State v. Pinero

Annotate this Case

778 P.2d 704 (1989)

STATE of Hawaii, Plaintiff-Appellee, v. Clyde PINERO, Defendant-Appellant.

No. 12990.

Supreme Court of Hawaii.

July 25, 1989.

*707 Richard W. Pollack, Public Defender (Seth T. Thompson, Deputy Public Defender, with him on the brief), Honolulu, for defendant-appellant.

Alexa D.M. Fujise, Deputy Pros. Atty., Honolulu, for plaintiff-appellee.

LUM, C.J., and NAKAMURA, PADGETT, HAYASHI and WAKATSUKI, JJ.

NAKAMURA, Justice.

Clyde Pinero was convicted of murder in the first degree and of unlawfully possessing a firearm after a jury trial in the Circuit Court of the First Circuit. He urges on appeal that the convictions must be set aside because the trial court committed a host of errors that denied him a fair trial. We conclude from a review of the record that the court committed prejudicial error when it (1) permitted testimony about a previous encounter between the defendant and a police officer in which the defendant allegedly attempted to wrest a gun from the officer's hand; (2) permitted two medical experts to state that in their opinions the victim's death was not accidental; (3) failed in instructing the jury to distinguish manslaughter as a possible mitigating defense to murder from manslaughter as a lesser included offense of murder; and (4) failed in instructing the jury to specify the culpable mental state necessary to establish the firearm offense. We therefore set aside the convictions and remand the case to the circuit court for a new trial.

*708 I.

The two-count criminal complaint filed by the Prosecuting Attorney of the City and County of Honolulu charged that Clyde Pinero committed the offense of murder in the first degree by "intentionally or knowingly caus[ing] the death of David Ronk, a peace officer [who was performing] official duties," and that Clyde Pinero, a previously convicted felon, committed the offense of possession of a firearm by a person convicted of certain crimes by "hav[ing] in his possession or under his control a firearm, to wit, .38 caliber Smith & Wesson revolver[.]"[1]

The chain of events leading to the death of Ronk, an officer of the Honolulu Police Department, began on June 14, 1987 when he and two fellow officers went to Pinero's residence to serve him with a temporary restraining order issued by the Family Court of the First Circuit. Ronk could not serve the order because Pinero apparently saw the officers as they approached the front door of the house and left through the back door. Ronk and three other officers, Dwayne Takayama, Eric Kanda, and Eli Walters, attempted to serve the court order again on the following day.[2] But this time, two officers guarded the rear of the house and another guarded the front while Ronk approached the front door.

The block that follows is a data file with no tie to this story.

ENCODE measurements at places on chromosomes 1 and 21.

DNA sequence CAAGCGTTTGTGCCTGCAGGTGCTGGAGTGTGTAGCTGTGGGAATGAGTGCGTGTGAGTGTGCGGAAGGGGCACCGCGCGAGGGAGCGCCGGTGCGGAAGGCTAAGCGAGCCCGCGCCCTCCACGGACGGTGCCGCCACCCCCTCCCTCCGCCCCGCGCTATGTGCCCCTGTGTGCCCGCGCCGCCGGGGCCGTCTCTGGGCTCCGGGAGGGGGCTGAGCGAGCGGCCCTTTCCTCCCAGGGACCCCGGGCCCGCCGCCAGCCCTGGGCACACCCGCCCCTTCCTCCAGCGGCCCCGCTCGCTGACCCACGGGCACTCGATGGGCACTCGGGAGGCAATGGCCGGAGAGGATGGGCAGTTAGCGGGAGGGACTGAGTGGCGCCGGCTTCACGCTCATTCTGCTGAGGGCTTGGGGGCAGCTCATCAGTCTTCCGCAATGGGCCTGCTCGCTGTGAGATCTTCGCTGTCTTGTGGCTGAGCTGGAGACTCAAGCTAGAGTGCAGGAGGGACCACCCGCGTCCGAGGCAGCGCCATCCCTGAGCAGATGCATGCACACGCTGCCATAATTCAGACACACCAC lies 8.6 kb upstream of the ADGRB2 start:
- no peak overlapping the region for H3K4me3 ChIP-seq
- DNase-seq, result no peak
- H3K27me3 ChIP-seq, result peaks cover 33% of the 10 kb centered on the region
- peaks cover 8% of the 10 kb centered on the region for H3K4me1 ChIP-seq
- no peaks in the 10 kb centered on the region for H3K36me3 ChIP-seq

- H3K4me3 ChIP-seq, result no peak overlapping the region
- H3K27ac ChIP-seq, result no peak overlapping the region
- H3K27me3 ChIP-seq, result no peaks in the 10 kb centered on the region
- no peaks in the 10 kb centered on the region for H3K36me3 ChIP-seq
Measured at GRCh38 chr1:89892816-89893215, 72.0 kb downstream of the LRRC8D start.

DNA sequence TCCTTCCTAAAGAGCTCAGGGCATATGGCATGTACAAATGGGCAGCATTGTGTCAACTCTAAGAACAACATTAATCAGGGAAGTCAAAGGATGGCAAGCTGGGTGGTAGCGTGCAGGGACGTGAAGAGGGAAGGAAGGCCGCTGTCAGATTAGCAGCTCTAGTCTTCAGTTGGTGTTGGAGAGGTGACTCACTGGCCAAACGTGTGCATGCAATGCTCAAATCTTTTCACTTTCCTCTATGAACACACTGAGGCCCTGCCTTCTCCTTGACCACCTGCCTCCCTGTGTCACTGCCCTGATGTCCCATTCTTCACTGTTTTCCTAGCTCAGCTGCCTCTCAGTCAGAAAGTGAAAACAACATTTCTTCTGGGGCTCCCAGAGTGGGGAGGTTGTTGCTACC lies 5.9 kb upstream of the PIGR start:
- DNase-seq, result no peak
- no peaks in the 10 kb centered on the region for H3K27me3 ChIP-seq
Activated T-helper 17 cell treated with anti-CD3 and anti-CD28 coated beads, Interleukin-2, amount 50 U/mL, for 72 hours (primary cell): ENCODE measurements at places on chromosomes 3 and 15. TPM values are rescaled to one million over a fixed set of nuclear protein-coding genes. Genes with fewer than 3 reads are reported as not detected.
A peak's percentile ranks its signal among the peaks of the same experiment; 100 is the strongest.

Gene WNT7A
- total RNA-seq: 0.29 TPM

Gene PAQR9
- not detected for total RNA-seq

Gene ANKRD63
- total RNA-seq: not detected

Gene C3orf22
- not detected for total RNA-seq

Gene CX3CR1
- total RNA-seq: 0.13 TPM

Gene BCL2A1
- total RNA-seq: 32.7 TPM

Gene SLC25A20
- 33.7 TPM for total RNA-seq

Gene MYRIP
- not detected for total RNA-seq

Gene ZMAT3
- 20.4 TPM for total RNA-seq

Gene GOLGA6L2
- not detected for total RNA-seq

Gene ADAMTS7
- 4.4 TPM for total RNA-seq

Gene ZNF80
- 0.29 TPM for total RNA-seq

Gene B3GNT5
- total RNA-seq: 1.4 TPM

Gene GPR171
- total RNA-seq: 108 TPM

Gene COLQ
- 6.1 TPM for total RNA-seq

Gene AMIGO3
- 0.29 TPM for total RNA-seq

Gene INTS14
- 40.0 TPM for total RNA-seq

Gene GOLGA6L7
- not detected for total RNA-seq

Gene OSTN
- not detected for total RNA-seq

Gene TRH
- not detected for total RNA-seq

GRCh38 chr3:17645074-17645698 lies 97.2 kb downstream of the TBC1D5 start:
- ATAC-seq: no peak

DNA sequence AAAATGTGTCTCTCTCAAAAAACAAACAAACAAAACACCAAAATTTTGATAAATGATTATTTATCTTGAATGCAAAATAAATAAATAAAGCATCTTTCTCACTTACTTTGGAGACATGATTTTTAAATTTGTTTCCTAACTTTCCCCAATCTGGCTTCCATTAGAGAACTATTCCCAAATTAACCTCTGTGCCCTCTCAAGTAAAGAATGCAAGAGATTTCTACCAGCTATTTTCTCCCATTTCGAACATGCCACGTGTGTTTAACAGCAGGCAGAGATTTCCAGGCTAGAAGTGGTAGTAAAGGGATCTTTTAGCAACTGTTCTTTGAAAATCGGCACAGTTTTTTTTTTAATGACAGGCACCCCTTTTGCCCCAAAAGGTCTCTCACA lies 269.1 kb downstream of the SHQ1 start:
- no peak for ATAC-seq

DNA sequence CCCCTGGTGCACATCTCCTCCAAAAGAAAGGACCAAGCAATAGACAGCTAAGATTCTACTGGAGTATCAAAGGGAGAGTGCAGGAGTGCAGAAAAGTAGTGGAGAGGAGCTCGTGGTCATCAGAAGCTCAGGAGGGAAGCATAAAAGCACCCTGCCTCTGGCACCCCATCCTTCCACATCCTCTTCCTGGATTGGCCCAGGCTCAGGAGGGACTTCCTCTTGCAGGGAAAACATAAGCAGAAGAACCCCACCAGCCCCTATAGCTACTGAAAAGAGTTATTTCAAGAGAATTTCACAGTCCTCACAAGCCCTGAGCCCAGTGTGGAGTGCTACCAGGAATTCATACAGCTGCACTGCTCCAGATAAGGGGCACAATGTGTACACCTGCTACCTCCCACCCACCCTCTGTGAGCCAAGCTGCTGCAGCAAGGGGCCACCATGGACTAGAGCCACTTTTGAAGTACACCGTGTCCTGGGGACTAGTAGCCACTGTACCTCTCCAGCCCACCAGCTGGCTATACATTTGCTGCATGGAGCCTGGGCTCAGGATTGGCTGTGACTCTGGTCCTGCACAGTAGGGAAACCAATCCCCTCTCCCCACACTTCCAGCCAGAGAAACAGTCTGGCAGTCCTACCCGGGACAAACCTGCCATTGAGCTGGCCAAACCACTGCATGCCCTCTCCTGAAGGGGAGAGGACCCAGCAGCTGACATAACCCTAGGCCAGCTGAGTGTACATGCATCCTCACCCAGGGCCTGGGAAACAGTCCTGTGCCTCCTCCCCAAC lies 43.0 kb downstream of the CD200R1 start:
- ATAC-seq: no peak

Takayama testified at trial that Ronk first spoke to Pinero's mother at the door and then entered the house, followed by Takayama. When asked whether her son was there, the mother replied he was not. Ronk sought and received permission from her to look around the house. He checked the hall closet, then proceeded to the bedrooms. Shortly after Ronk entered the second bedroom, Takayama heard sounds of a scuffle. Takayama ran to the bedroom and saw Ronk grappling with Pinero. The object of the struggle was the service revolver that the defendant had somehow snatched from the officer. Ronk had his arms around Pinero and was trying to pin the latter's arms down. The gun in Pinero's hand was pointing in the direction of the door so Takayama stepped back momentarily. A shot rang out; Takayama rushed into the bedroom with the other officers, who by then had entered the house through the back door. Ronk had been shot; he died shortly thereafter. The three officers subdued Pinero, handcuffed him, and placed him under arrest.

Testifying in his own defense, Pinero said he was hiding in the bedroom closet when Ronk found him, pulled him out, and applied a chokehold on him. As soon as the officer loosened his hold, the defendant attempted to flee. But Ronk, Pinero claimed, pulled out his service revolver and threatened to shoot the defendant. Fearing he was going to be shot, the defendant said, he wrested the gun from the officer's hand. Ronk then grabbed Pinero and pulled his arm in an effort to point the gun at his head.[3] The struggle continued until *709 the gun went off. Pinero admitted he was holding the weapon when it fired but claimed it "went off by accident."

The prosecutor, obviously aware that Pinero would claim the shooting was an accident, adduced testimony about a prior encounter between Pinero and another police officer, Henry Mattos, during the State's case in chief. Mattos testified that he went to Pinero's home on June 13, 1986 to serve an arrest warrant and found him in the same closet that Ronk found him. When Mattos came upon him there, Pinero lunged at the officer and attempted to grab his service revolver. Defense counsel objected to the introduction of such testimony on grounds that it was irrelevant and highly prejudicial. The trial court overruled the objection, stating the testimony was admissible under Haw.R.Evid. 404.